So what is the point of this essay? The point is that the Anglican Catholic Church may come to be one of the last repositories of orthodoxy on the planet. That unless the ecumenism we all desire is a positive one, it might kill us. Let us all ask St. Hilda and St. Wilfred to pray that Christ's Church be one in truth and orthodoxy, and that all phony ecumenical efforts be rejected. Heresy is worse than schism.


Judy W. said...

Help me put this in historical context: what is the date of the synod of Whitby?

Fr. John said...

Around the year A.D. 664


man, these are cool people! love the icon thing. i've been doing meditation for the DivIne Light..what is the Angelican/Catholic way to the Godhead?

Fr. John said...

You can start with the "Jesus Prayer." "Lord Jesus Christ, Son of God, have mercy on me a sinner."

Have you read "The Way of a Pilgrim?"

Have you reached the light yet?

Beware of Zen sickness!

Chanting mantras without divine protection can be risky!

An Anglican Cleric said...

Excellent essay! I find it ironic that the Anglican Use liturgy, while being more "Catholic" than the modern Roman Rite can be taken away at any time. . .indeed it was always viewed a a stop gap measure for incorporating Anglicans into the Roman Communion. In time these Anglican Rite RC parishes will lose their married clergy and their cherished liturgy. It should make Anglican Catholics mindful of the great heritage of Western Christendom they have in their possession.

John said...

I appreciate the information provided and ask that you continue to update us on the relationships being developed by the ACC with other orthodox churches.

John said...

I appreciate the information imparted on the ACC and other orthodox entities and ask that you keep us updated on developments.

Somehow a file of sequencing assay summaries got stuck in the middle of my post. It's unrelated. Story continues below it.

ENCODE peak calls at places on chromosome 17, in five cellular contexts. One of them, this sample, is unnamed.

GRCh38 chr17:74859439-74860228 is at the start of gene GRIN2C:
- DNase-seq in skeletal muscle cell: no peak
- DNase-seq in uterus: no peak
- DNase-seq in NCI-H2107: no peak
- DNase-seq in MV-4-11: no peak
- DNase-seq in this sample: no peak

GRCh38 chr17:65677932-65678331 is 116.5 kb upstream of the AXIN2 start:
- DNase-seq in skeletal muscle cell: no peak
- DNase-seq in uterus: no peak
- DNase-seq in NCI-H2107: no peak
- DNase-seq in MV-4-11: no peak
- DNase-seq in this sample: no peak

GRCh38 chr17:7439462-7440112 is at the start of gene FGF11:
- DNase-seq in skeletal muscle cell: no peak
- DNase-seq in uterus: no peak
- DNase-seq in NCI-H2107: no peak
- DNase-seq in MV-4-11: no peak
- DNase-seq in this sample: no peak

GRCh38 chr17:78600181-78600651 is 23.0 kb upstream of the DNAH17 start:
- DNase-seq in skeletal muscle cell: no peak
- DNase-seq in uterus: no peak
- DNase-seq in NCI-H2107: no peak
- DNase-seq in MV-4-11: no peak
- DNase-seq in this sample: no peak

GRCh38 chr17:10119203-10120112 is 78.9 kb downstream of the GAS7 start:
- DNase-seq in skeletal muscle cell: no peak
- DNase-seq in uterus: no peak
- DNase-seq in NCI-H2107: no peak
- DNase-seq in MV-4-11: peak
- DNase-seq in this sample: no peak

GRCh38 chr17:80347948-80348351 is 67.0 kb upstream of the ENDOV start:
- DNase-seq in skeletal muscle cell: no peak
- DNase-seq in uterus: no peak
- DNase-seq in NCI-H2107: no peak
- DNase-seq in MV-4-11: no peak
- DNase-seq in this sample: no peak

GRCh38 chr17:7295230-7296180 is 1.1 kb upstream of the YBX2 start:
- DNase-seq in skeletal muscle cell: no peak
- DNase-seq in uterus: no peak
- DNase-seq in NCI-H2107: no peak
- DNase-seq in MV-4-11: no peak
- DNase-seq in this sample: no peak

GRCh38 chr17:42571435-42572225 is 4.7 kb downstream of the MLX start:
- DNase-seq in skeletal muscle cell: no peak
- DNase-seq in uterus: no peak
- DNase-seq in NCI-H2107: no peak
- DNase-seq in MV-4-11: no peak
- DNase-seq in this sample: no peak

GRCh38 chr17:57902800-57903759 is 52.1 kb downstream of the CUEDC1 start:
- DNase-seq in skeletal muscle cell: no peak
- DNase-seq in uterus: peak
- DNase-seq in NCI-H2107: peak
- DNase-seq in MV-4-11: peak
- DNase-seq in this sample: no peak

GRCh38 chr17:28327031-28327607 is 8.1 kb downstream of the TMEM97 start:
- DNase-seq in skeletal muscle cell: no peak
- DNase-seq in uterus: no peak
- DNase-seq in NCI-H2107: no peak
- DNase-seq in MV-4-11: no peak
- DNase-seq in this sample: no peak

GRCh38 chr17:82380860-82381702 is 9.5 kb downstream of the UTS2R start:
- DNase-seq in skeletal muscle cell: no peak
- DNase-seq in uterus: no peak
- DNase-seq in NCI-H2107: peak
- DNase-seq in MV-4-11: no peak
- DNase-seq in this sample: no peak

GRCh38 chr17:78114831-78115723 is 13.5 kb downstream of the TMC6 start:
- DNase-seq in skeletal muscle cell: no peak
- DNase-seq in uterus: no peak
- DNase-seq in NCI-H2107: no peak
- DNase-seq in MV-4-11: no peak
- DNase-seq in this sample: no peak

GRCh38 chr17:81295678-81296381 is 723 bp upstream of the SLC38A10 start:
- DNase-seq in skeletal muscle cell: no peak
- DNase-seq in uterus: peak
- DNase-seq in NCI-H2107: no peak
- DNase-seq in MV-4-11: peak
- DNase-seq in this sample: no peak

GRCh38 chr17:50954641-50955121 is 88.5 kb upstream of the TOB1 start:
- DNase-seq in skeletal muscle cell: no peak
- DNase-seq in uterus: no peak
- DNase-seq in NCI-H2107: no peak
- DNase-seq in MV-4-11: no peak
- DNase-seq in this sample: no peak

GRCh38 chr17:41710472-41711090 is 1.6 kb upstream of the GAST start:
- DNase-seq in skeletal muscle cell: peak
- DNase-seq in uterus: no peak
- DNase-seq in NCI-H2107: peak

jmahar said...

I also enjoyed this essay. I am new to the Anglican Communion, and find that I am doing extra to try to keep up with what is being said and done in the US and elsewhere. Thanks for new information.

The young fogey said...

I still don't know what to make of Pope Benedict dropping 'Patriarch of the West', an historic title the Orthodox have no problem with. It may be as some suggest a further exaltation of the papal office... or as others suggest he may have in mind several patriarchates of the West, not just honorary ones like Lisbon, a kind of polity amenable to Anglicans and Orthodox. But why change tradition? The West has had only one real patriarch for centuries.

The Anglican Use in the RC Church, as it is now, is a bait-and-switch as you realise.

English Catholic said...

I disagree with all of you. The new personal ordinariates will retain Anglican Tradition, while seeking valid orders and full communion with the Catholic Church. The Pope is the servant of God and a sign of unity. Soon all of us Anglicans who hold to traditional and biblical orthodoxy will return home to our original home in the Roman Rite of the Catholic Church. We can now call ourselves REAL Catholics for the first time in 500 years praise God. I pray that the Orthodox will soon come back too. The Pope has primacy of honor among all bishops, and the Bishop of Rome is the Universal bishop for all Christendom. Our Lady of Walsingham has prevailed and our Anglican liturgy will not only survive, it will flourish in its rightful home.